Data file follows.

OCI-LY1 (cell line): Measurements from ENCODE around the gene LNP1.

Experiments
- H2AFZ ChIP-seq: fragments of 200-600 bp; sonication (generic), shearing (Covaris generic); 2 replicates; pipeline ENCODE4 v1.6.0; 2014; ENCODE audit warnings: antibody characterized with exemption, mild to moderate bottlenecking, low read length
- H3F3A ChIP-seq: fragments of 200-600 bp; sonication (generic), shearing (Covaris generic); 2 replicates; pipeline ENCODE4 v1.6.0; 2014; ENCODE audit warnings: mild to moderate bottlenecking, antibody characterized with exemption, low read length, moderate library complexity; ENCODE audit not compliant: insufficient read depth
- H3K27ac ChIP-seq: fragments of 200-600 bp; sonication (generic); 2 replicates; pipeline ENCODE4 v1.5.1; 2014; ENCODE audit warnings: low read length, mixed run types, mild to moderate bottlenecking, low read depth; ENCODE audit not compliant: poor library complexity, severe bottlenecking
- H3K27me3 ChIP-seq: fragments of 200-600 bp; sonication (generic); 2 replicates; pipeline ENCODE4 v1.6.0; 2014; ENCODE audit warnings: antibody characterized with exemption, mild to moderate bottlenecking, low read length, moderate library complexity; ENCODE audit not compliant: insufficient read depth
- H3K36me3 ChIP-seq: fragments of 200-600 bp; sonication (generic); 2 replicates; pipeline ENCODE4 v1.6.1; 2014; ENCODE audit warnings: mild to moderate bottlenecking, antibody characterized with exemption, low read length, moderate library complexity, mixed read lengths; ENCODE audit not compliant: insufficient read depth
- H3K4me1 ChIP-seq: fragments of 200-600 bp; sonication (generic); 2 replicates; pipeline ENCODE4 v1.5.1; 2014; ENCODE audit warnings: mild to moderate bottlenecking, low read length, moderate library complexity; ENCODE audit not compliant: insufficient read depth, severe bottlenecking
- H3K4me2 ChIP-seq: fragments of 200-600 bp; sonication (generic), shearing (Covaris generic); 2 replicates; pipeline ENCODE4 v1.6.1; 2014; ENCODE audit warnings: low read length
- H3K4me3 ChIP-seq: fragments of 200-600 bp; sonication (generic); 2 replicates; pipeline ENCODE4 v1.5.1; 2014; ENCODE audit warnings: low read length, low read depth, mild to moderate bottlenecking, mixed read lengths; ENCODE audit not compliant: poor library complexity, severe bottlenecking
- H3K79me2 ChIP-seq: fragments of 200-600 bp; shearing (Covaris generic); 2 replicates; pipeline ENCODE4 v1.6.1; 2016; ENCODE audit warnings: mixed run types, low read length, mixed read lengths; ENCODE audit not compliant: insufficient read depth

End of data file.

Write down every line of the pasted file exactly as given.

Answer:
OCI-LY1 (cell line): Measurements from ENCODE around the gene LNP1.

Experiments
- H2AFZ ChIP-seq: fragments of 200-600 bp; sonication (generic), shearing (Covaris generic); 2 replicates; pipeline ENCODE4 v1.6.0; 2014; ENCODE audit warnings: antibody characterized with exemption, mild to moderate bottlenecking, low read length
- H3F3A ChIP-seq: fragments of 200-600 bp; sonication (generic), shearing (Covaris generic); 2 replicates; pipeline ENCODE4 v1.6.0; 2014; ENCODE audit warnings: mild to moderate bottlenecking, antibody characterized with exemption, low read length, moderate library complexity; ENCODE audit not compliant: insufficient read depth
- H3K27ac ChIP-seq: fragments of 200-600 bp; sonication (generic); 2 replicates; pipeline ENCODE4 v1.5.1; 2014; ENCODE audit warnings: low read length, mixed run types, mild to moderate bottlenecking, low read depth; ENCODE audit not compliant: poor library complexity, severe bottlenecking
- H3K27me3 ChIP-seq: fragments of 200-600 bp; sonication (generic); 2 replicates; pipeline ENCODE4 v1.6.0; 2014; ENCODE audit warnings: antibody characterized with exemption, mild to moderate bottlenecking, low read length, moderate library complexity; ENCODE audit not compliant: insufficient read depth
- H3K36me3 ChIP-seq: fragments of 200-600 bp; sonication (generic); 2 replicates; pipeline ENCODE4 v1.6.1; 2014; ENCODE audit warnings: mild to moderate bottlenecking, antibody characterized with exemption, low read length, moderate library complexity, mixed read lengths; ENCODE audit not compliant: insufficient read depth
- H3K4me1 ChIP-seq: fragments of 200-600 bp; sonication (generic); 2 replicates; pipeline ENCODE4 v1.5.1; 2014; ENCODE audit warnings: mild to moderate bottlenecking, low read length, moderate library complexity; ENCODE audit not compliant: insufficient read depth, severe bottlenecking
- H3K4me2 ChIP-seq: fragments of 200-600 bp; sonication (generic), shearing (Covaris generic); 2 replicates; pipeline ENCODE4 v1.6.1; 2014; ENCODE audit warnings: low read length
- H3K4me3 ChIP-seq: fragments of 200-600 bp; sonication (generic); 2 replicates; pipeline ENCODE4 v1.5.1; 2014; ENCODE audit warnings: low read length, low read depth, mild to moderate bottlenecking, mixed read lengths; ENCODE audit not compliant: poor library complexity, severe bottlenecking
- H3K79me2 ChIP-seq: fragments of 200-600 bp; shearing (Covaris generic); 2 replicates; pipeline ENCODE4 v1.6.1; 2016; ENCODE audit warnings: mixed run types, low read length, mixed read lengths; ENCODE audit not compliant: insufficient read depth